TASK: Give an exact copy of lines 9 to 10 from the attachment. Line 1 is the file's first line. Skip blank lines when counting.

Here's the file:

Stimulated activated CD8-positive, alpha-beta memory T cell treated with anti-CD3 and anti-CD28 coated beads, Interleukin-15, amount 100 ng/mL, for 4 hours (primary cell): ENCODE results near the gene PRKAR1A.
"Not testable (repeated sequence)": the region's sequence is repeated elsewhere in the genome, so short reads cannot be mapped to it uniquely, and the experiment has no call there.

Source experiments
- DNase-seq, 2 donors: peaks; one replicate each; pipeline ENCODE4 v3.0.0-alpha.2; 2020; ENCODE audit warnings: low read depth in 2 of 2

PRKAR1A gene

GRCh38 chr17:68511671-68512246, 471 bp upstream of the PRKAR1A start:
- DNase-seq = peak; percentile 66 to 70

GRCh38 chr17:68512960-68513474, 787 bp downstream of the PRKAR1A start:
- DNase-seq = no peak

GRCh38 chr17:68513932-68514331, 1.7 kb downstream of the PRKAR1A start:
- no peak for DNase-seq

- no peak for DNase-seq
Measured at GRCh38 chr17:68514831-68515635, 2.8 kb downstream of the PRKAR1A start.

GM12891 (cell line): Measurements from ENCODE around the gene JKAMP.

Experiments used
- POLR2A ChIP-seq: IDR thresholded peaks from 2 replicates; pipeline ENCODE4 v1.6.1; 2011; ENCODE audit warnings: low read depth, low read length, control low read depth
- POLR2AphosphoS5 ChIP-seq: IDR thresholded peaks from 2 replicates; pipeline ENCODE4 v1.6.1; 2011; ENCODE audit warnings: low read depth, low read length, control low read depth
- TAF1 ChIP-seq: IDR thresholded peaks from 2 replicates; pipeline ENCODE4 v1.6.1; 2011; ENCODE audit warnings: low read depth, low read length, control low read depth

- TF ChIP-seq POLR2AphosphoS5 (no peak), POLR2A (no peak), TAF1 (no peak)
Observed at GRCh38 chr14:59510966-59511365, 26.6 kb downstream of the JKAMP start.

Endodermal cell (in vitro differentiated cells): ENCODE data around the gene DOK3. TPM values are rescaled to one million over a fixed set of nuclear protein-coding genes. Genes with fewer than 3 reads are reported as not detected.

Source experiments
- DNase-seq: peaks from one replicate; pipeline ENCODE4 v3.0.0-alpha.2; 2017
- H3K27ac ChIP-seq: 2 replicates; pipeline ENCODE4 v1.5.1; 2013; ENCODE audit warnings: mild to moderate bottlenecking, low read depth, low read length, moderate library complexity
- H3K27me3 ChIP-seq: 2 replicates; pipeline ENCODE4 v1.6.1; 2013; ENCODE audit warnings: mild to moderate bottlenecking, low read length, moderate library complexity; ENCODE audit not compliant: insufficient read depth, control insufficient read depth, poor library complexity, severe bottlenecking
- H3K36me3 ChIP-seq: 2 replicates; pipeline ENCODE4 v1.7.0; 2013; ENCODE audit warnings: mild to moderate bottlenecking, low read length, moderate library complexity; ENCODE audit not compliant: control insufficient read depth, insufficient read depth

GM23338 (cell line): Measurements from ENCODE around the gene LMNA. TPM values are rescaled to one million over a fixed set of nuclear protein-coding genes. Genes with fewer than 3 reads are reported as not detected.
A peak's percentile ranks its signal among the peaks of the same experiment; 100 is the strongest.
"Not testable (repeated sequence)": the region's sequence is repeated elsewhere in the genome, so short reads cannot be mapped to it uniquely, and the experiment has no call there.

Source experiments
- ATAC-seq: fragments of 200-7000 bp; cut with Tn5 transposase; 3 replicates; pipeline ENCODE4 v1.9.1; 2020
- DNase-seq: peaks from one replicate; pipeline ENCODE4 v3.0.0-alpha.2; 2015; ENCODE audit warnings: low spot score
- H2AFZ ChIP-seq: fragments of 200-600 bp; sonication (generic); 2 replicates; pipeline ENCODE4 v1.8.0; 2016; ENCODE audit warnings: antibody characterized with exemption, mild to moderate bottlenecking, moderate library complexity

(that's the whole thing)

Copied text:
- DNase-seq = no peak

GRCh38 chr17:68513932-68514331, 1.7 kb downstream of the PRKAR1A start: